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Why Iranian government’s debt problem isn’t going away

Despite the Iranian government’s decision to repay billions of dollars owed to local banks, in the broader picture, it will remain saddled with problematic debt until it turns to bonds rather than loans for financing.
Valiollah Seif, Governor of Central Bank of Iran, waits to start a meeting with Britain's Foreign Secretary Philip Hammond (unseen) in Tehran, Iran August 23, 2015.  REUTERS/Darren Staples - RTX1PBAT

The administration of Iran’s President Hassan Rouhani made three decisions on Jan. 30 that officials say will financially shore up commercial banks until the end of the Iranian fiscal year on March 20. However, the moves are widely seen as not enough to enable banks to lend money to businesses.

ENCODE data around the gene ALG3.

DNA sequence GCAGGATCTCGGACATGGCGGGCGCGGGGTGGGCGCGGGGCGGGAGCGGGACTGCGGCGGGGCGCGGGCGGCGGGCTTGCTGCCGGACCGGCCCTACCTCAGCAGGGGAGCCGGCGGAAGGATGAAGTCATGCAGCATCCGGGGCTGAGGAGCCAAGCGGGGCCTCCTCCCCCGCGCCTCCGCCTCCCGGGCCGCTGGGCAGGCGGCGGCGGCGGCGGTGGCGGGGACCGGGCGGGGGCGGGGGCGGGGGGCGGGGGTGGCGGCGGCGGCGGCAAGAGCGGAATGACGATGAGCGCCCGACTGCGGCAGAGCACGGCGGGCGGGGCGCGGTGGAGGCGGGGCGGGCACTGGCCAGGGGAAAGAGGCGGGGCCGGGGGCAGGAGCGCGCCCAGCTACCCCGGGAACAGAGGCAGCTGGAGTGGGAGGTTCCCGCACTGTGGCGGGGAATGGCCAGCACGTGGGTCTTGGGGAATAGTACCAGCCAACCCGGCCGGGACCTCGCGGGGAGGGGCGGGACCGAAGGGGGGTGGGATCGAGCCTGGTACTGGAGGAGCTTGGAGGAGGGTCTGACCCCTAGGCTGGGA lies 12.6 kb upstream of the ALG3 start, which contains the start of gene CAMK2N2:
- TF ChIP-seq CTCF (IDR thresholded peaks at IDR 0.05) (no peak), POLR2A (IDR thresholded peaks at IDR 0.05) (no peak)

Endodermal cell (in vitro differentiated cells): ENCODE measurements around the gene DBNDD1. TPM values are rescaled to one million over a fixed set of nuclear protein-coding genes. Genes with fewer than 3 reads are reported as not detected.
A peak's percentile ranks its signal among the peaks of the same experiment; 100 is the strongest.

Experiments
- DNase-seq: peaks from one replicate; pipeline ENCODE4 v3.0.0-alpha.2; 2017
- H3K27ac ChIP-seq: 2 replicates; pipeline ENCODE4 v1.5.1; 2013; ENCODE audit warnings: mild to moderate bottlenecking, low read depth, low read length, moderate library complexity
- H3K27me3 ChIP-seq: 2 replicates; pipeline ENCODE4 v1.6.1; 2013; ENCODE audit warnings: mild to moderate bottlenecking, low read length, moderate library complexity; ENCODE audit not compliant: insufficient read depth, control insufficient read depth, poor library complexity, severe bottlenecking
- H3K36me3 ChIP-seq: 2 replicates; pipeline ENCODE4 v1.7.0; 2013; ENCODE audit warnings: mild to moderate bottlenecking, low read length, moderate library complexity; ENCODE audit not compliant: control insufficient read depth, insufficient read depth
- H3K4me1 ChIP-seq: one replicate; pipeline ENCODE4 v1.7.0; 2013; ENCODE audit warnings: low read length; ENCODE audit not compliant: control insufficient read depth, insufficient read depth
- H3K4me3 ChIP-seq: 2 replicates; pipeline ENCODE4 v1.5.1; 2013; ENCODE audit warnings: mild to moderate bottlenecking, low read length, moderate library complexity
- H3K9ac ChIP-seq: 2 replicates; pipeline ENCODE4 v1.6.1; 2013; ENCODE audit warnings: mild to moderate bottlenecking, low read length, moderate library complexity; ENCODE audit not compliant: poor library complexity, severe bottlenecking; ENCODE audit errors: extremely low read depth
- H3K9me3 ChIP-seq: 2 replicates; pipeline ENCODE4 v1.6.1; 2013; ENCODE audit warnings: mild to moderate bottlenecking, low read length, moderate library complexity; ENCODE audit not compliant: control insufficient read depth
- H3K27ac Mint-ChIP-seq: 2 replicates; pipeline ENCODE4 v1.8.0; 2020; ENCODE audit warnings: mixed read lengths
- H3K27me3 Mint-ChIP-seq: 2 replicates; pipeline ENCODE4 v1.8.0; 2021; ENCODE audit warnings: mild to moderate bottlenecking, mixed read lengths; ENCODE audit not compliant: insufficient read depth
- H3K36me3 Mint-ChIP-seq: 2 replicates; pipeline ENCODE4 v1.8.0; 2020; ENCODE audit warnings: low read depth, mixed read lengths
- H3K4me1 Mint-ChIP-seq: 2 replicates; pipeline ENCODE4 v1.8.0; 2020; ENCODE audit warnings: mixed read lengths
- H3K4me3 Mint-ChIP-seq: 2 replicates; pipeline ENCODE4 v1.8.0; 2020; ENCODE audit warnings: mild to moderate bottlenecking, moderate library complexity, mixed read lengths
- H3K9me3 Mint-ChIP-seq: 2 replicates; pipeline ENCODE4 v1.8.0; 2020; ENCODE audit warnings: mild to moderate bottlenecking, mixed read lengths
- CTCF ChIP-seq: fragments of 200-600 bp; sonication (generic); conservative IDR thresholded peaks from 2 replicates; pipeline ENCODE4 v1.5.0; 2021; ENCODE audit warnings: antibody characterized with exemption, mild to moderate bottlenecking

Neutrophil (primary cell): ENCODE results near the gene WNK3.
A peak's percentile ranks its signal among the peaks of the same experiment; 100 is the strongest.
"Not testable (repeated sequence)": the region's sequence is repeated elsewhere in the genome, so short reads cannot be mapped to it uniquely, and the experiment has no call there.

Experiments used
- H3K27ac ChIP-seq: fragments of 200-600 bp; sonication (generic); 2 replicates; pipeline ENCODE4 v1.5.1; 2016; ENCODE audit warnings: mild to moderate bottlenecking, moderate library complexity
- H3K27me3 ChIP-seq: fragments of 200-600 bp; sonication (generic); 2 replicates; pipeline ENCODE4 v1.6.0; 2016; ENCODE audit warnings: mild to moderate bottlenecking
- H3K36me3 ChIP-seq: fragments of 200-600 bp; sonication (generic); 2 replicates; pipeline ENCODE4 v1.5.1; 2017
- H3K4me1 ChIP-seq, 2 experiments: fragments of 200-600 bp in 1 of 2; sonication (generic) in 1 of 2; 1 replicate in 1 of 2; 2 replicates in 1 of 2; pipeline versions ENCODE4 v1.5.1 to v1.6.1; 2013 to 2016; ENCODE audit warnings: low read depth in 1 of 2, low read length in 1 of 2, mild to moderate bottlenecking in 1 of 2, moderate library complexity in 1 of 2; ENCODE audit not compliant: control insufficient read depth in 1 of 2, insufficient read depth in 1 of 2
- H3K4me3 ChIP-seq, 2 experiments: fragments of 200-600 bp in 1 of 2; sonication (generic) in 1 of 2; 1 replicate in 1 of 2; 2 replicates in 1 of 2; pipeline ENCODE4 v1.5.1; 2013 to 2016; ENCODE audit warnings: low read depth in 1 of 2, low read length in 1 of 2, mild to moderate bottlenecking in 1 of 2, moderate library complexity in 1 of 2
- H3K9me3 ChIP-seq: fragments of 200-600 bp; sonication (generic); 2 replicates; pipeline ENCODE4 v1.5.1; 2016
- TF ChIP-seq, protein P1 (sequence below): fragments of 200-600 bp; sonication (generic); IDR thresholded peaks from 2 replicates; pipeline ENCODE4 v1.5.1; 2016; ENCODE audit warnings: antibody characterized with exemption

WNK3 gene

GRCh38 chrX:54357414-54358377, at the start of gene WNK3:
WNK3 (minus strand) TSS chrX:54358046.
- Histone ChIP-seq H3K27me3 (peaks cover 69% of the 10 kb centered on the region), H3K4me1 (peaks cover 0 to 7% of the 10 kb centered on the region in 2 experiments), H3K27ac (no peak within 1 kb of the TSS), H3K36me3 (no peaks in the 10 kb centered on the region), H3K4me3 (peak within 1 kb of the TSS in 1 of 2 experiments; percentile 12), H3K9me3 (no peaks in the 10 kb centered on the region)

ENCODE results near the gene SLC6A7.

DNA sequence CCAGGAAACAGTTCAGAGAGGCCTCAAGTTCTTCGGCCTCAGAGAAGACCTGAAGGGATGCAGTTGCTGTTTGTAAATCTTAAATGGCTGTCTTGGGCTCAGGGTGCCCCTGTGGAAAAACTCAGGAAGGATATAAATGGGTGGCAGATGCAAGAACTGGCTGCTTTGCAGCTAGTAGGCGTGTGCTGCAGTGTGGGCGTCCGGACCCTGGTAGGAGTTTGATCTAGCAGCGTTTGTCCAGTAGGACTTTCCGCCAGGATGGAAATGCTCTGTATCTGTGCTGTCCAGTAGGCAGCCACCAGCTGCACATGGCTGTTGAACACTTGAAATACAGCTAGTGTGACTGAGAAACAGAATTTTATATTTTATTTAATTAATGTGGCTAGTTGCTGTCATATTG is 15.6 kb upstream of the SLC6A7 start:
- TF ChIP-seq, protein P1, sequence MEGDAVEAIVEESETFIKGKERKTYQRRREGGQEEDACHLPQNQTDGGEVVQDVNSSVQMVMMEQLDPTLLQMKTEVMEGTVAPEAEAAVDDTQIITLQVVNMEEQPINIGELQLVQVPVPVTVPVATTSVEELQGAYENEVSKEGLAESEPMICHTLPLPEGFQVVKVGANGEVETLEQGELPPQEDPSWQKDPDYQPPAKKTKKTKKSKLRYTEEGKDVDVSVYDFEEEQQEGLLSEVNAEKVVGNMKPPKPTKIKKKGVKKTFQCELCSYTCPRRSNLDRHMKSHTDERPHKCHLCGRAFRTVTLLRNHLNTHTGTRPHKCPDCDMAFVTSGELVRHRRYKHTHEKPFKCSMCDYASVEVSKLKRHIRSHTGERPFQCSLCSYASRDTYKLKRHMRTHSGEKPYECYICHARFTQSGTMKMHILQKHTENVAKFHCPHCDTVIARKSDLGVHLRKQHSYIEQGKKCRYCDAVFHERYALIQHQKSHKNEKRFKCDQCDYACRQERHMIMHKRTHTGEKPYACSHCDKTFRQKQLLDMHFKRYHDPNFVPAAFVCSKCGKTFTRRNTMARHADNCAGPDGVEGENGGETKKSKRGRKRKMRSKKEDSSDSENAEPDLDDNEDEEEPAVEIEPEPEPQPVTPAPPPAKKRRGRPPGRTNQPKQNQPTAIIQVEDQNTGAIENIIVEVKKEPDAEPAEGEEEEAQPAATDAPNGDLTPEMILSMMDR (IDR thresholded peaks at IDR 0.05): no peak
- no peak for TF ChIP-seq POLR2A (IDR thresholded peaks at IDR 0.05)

In their first decision, Cabinet members agreed that the Management and Planning Organization will allocate 146 trillion rials ($4.5 billion) in funds from the surplus account of the Central Bank of Iran (CBI) to the Keshavarzi, Melli, Refah, Sepah, Mellat, Saderat, Tejarat and Industry & Mine banks, as part of repayment of government debt to the banking system.

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